Web 2.0 refers to using the Web in a more interactive, and social way where students can create, share, publish and work together in collaborative groups.
Science educators have created a variety of Web 2.0 projects for students K-12. Three Web 2.0 projects are supported by this blog, and the Science-As-Inquiry Website, and are available for you to use with your students—for free.
Many of you know that one powerful way to use the Internet is to engage your students in local scientific inquiry and use the Network to enable your students to share their results with other students around the world. Many of us call this Network Science. The chart below shows the key aspects of Network Science. In this approach, your students will collect data locally (in your classroom, outdoors, or at home), post the data on Web forms that you can use with them, and then make use of data posted by students in other classrooms.
Three Web 2.0 Network Science Projects are available to you are as follows. Please find here a very brief description, followed by a link to the project at the Science as Inquiry site.
Project Green Classroom
How green is your classroom? Your school? How would you rate the environmental quality in your school? Your classroom? What kinds of observations can you make to help answer these questions? In this investigation, you will be able to conduct activities that will enable your students to answer some of these questions.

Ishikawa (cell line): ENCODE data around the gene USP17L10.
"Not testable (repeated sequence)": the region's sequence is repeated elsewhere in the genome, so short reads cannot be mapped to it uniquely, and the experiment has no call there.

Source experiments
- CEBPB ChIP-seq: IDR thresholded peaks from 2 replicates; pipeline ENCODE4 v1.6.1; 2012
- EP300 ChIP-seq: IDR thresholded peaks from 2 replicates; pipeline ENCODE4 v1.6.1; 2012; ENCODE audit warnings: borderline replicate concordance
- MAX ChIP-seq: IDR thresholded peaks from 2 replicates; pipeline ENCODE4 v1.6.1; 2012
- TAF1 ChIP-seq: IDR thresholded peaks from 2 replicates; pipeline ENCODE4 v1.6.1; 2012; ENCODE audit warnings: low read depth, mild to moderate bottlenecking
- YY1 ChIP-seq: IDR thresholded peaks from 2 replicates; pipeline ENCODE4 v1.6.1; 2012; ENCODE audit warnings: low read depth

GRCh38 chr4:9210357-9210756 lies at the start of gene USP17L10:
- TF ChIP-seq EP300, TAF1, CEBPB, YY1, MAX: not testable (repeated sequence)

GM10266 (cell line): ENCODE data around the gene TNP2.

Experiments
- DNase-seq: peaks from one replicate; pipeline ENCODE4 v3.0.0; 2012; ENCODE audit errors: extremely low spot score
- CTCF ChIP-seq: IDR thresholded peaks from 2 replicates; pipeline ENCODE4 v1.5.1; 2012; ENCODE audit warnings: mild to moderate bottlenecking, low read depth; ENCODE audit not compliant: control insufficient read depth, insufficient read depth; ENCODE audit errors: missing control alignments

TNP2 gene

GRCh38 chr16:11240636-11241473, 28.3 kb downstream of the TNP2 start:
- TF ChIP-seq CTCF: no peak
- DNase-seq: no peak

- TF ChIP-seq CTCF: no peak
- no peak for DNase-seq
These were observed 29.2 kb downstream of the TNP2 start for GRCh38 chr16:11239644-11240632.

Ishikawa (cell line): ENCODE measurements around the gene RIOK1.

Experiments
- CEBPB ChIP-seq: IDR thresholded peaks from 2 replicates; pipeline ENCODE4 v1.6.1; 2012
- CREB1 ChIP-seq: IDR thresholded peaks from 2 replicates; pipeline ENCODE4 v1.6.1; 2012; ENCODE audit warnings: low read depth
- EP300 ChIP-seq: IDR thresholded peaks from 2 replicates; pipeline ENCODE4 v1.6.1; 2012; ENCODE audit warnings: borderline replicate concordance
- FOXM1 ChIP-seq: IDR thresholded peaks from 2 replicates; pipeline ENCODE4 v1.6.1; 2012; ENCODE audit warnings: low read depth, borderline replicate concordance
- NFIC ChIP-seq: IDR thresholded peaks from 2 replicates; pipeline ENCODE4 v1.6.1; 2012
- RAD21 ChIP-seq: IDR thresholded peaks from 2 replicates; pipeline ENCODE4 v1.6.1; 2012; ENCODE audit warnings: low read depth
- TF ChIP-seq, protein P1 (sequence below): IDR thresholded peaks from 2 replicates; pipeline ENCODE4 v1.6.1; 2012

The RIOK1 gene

In the project, your students can share their data with other schools that participate in Project Green Classroom. The “Data Sharing” at the Green website link enables them to post the results of their research, and then they can Access Data from other schools that participated in the project.
Follow this link to Project Green Classroom.
How healthy is the air you and your students breathe? Is the air getting cleaner or not? How can you and your students measure ground-level ozone? It seems to be getting hotter. Is this good for the atmosphere, or not?
Project Ozone is an environmental investigation that engages students in monitoring ground-level ozone using the Ecobadge Monitoring System, a chemically treated paper that changes color when exposed to ozone. In the project, students also discuss the implications of the deterioration of the protective ozone shield, and what should be done to resolve the problem. They use the Project Ozone website to share data, and access data from other schools.
Follow this link to Project Ozone.
Project River Watch
Is the water in your local stream safe for fish? Is there enough oxygen in the water for fish? What kind of microorganisms live in the stream, and how can you use this information to determine the quality of water?
In this project students visit a river and describe its quality using quantitative and qualitative methods, with an emphasis on using their senses. Students develop a quality profile of their river and share their results at the Project River Watch website. Using simple equipment and some monitoring chemicals, students become investigators of a local body of water.
Follow this link to Project River Watch.
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